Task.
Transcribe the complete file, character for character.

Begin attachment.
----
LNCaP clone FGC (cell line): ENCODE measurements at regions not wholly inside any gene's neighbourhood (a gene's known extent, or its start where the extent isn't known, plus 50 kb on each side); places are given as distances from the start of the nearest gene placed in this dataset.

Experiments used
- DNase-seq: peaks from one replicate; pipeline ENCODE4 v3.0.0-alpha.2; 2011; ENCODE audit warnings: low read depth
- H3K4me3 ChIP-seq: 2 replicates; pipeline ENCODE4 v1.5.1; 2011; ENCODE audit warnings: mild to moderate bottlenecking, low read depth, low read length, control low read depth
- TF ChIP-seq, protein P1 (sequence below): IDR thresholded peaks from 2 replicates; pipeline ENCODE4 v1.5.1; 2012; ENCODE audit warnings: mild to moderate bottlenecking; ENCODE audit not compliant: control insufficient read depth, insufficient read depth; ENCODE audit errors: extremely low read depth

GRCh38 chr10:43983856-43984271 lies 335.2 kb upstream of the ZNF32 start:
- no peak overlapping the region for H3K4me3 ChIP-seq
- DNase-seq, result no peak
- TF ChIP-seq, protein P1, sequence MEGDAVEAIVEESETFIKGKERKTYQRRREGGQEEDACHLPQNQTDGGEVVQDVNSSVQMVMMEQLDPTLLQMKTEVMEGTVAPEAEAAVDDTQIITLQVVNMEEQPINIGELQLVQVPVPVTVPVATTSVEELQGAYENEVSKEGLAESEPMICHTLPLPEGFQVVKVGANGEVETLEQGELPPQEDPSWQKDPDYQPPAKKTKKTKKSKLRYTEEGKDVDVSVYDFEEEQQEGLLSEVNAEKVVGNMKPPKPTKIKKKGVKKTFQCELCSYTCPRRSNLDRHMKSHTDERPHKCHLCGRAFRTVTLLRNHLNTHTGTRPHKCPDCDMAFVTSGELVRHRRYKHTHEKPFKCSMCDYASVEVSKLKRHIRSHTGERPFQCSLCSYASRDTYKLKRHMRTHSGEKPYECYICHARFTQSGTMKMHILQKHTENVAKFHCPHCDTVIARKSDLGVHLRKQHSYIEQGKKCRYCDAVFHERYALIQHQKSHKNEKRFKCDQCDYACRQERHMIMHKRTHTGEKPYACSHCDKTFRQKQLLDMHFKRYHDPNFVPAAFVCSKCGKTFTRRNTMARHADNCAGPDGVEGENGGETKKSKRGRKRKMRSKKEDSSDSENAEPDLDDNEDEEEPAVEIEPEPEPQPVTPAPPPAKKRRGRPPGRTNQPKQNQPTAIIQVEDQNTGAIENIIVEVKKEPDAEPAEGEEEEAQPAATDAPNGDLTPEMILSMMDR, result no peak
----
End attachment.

LNCaP clone FGC (cell line): ENCODE measurements at regions not wholly inside any gene's neighbourhood (a gene's known extent, or its start where the extent isn't known, plus 50 kb on each side); places are given as distances from the start of the nearest gene placed in this dataset.

Experiments used
- DNase-seq: peaks from one replicate; pipeline ENCODE4 v3.0.0-alpha.2; 2011; ENCODE audit warnings: low read depth
- H3K4me3 ChIP-seq: 2 replicates; pipeline ENCODE4 v1.5.1; 2011; ENCODE audit warnings: mild to moderate bottlenecking, low read depth, low read length, control low read depth
- TF ChIP-seq, protein P1 (sequence below): IDR thresholded peaks from 2 replicates; pipeline ENCODE4 v1.5.1; 2012; ENCODE audit warnings: mild to moderate bottlenecking; ENCODE audit not compliant: control insufficient read depth, insufficient read depth; ENCODE audit errors: extremely low read depth

GRCh38 chr10:43983856-43984271 lies 335.2 kb upstream of the ZNF32 start:
- no peak overlapping the region for H3K4me3 ChIP-seq
- DNase-seq, result no peak
- TF ChIP-seq, protein P1, sequence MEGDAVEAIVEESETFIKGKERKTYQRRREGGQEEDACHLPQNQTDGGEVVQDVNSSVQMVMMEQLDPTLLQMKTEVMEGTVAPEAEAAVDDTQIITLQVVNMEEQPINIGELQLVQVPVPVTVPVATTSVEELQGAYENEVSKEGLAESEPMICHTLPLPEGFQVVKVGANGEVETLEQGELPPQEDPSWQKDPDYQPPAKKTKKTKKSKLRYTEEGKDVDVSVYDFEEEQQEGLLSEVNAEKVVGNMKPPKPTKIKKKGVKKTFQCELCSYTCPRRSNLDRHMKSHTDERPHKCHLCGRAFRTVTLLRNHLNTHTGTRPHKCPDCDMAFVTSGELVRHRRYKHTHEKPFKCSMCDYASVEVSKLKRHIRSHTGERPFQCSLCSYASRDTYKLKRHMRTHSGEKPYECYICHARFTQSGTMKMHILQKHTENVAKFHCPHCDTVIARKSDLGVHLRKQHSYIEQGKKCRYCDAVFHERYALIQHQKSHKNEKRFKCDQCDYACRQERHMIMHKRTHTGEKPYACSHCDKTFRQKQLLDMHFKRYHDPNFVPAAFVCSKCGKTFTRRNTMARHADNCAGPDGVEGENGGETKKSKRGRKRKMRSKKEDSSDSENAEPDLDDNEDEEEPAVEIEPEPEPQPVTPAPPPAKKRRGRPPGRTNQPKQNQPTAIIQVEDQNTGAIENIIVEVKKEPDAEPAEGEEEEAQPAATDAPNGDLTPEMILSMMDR, result no peak